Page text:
US forces reduction in Afghanistan not halted
By mid-January, 2020, Pentagon would drop-down the number of US forces in Afghanistan by 2,500. The US Department of Defence said it has not halted the withdrawal of US forces from Afghanistan. Despite the new law which prohibits further reduction without Pentagon’s sending Congress an evaluation of risks.
Furthermore, the Pentagon declared that no new order has been dictated that could affect the continuation of the conditional based decline of forces.
This action will anger Republican and Democrats lawmakers. Who oppose the troops’ decline. A congressional aide said, “If the drawdown continues, it would be a violation of law”.
Moreover, the white house said halting the decline could risk the Afghan peace process. As of February 2019 agreement with Afghan Taliban which called for the complete withdrawal of US forces in return of security guarantees by the insurgent’s groups.
Recap of events
In November, Pentagon declared, US forces would be declined from 4,500 to 2,500. However this month the Congress presented defence policy bill which overrides a veto by US President Trump. It bars using the funds attached for the year 2020 and 2021 to pay the decline below 4,000 US forces till Christopher Miller, the acting Secretary of Defense presents Congress with a comprehensive assessment of risks and its impacts.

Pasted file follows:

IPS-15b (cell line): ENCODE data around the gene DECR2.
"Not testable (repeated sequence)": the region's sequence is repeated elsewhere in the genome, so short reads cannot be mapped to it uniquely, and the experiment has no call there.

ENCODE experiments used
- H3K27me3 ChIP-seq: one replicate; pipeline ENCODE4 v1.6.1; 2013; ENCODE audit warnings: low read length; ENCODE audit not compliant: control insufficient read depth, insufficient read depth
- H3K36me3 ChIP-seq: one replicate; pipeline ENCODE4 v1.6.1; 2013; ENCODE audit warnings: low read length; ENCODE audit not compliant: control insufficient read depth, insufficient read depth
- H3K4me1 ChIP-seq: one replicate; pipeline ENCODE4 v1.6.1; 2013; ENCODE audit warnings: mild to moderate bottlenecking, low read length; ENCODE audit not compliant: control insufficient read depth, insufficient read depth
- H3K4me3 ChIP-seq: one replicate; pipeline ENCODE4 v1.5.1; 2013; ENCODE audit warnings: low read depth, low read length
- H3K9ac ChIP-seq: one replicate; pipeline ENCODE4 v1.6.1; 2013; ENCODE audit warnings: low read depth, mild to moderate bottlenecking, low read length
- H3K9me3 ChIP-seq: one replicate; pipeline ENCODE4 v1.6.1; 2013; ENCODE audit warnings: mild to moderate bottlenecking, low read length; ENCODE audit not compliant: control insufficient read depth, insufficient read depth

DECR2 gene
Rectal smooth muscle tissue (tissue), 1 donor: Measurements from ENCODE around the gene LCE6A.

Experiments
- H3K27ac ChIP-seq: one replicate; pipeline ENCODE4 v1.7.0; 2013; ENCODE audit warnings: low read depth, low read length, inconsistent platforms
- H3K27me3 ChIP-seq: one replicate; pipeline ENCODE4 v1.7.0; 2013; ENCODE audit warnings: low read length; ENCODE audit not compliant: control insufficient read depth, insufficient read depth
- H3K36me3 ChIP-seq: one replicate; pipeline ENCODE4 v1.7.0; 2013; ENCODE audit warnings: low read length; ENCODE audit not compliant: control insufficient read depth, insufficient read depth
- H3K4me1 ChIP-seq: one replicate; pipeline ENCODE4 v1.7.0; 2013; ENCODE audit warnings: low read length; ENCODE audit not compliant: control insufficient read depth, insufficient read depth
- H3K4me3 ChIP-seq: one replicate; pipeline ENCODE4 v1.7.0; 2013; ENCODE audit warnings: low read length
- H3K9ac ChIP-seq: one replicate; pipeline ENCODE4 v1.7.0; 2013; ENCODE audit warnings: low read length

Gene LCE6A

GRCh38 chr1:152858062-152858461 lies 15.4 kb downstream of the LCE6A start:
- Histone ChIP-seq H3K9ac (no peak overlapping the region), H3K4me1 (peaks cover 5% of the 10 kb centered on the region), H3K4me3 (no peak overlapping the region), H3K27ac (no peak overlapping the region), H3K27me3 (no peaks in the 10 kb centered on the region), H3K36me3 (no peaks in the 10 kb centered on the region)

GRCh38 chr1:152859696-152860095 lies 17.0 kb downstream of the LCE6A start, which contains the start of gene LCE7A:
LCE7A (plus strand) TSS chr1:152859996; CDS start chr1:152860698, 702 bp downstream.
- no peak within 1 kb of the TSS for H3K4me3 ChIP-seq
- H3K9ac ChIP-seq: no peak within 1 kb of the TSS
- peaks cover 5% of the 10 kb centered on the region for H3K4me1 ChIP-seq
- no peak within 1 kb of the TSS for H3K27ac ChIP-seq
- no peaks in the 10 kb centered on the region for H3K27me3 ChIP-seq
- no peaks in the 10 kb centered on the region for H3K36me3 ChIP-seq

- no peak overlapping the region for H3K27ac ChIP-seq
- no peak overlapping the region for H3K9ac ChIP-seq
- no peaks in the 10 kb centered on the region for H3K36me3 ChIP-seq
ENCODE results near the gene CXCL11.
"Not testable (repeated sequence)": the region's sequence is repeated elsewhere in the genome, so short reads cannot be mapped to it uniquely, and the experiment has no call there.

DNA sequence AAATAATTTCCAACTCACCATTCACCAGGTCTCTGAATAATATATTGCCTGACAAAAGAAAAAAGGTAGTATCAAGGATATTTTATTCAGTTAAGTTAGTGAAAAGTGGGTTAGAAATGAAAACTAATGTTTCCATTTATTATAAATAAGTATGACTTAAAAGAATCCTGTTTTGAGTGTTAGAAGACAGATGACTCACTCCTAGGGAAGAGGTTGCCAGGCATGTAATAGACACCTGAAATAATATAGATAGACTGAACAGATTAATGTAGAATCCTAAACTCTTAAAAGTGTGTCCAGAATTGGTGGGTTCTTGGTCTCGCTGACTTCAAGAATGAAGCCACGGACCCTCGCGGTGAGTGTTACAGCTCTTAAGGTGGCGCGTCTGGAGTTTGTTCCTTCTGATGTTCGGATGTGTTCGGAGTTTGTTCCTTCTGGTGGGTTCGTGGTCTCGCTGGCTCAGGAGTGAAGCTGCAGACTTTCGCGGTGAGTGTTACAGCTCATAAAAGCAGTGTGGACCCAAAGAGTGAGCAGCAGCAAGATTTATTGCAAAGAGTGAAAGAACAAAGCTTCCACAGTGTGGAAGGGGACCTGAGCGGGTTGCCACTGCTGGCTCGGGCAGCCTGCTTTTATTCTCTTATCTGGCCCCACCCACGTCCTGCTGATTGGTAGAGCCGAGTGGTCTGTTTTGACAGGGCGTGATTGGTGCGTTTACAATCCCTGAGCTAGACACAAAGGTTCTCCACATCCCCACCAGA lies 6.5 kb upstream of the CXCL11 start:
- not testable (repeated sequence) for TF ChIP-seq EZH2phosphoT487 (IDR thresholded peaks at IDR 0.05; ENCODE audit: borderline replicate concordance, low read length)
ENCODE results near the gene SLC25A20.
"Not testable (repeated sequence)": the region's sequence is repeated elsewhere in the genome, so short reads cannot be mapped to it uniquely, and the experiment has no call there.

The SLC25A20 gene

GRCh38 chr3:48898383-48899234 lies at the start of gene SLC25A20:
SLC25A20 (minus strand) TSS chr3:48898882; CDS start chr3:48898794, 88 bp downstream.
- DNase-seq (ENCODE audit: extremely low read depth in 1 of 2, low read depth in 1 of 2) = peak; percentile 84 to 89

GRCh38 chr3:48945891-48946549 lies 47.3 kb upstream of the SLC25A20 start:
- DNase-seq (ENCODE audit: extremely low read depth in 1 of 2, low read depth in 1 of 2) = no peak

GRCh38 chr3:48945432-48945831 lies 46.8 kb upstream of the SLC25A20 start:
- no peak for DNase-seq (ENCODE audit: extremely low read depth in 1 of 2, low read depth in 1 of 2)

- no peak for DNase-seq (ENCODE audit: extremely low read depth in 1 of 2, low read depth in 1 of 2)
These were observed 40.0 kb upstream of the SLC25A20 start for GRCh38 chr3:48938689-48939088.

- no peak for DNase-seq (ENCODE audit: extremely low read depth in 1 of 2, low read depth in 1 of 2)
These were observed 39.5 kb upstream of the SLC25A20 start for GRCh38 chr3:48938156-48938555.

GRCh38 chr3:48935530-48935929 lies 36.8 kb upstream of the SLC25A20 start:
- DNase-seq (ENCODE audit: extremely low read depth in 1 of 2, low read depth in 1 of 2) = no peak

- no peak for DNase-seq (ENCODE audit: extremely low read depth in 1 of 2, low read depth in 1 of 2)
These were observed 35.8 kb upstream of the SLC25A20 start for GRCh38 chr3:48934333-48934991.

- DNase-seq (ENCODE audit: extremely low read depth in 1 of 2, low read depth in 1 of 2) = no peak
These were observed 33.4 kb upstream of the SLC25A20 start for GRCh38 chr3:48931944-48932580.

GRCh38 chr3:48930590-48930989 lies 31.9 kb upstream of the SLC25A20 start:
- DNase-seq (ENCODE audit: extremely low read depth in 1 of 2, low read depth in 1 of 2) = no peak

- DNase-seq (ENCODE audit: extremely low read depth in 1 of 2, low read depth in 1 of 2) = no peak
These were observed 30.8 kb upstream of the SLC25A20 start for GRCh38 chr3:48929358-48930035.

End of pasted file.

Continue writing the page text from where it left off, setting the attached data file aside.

Afghan peace talks
Similarly, sources from the Islamic Republic of Afghanistan’s negotiating team told Tolo News that agreement over the agenda of negotiations is not an easy task. Neither side has been flexible over the past three days. Sources have also said, the government negotiating team is focusing ceasefire as a priority in their tasks. On the other hand, the Taliban says, the ceasefire will come when an agreement over future government has reached.
Mir Rahman Rahmani, speaker of Afghan Parliament says, “Parliament is holding the Afghan peace process and will stand against any compromise”.
Additionally, it is not in the interest of the Taliban to agree on ceasefire prior to agreement on future government setup; therefore, they do not want to go for a ceasefire before it.
What’s best for Afghanistan
Meanwhile, Faridoon Khwazoon, spokesman for High Council of National Reconciliation said, negotiations over the unifying agenda have initiated. Hopefully, a decision will be in the best interest of the people of Afghanistan.
The negotiation team travelled to Doha last week. Once again continuing talks which were paused for 23 days. The break ensured each group could consult their leadership over the agenda of negotiation.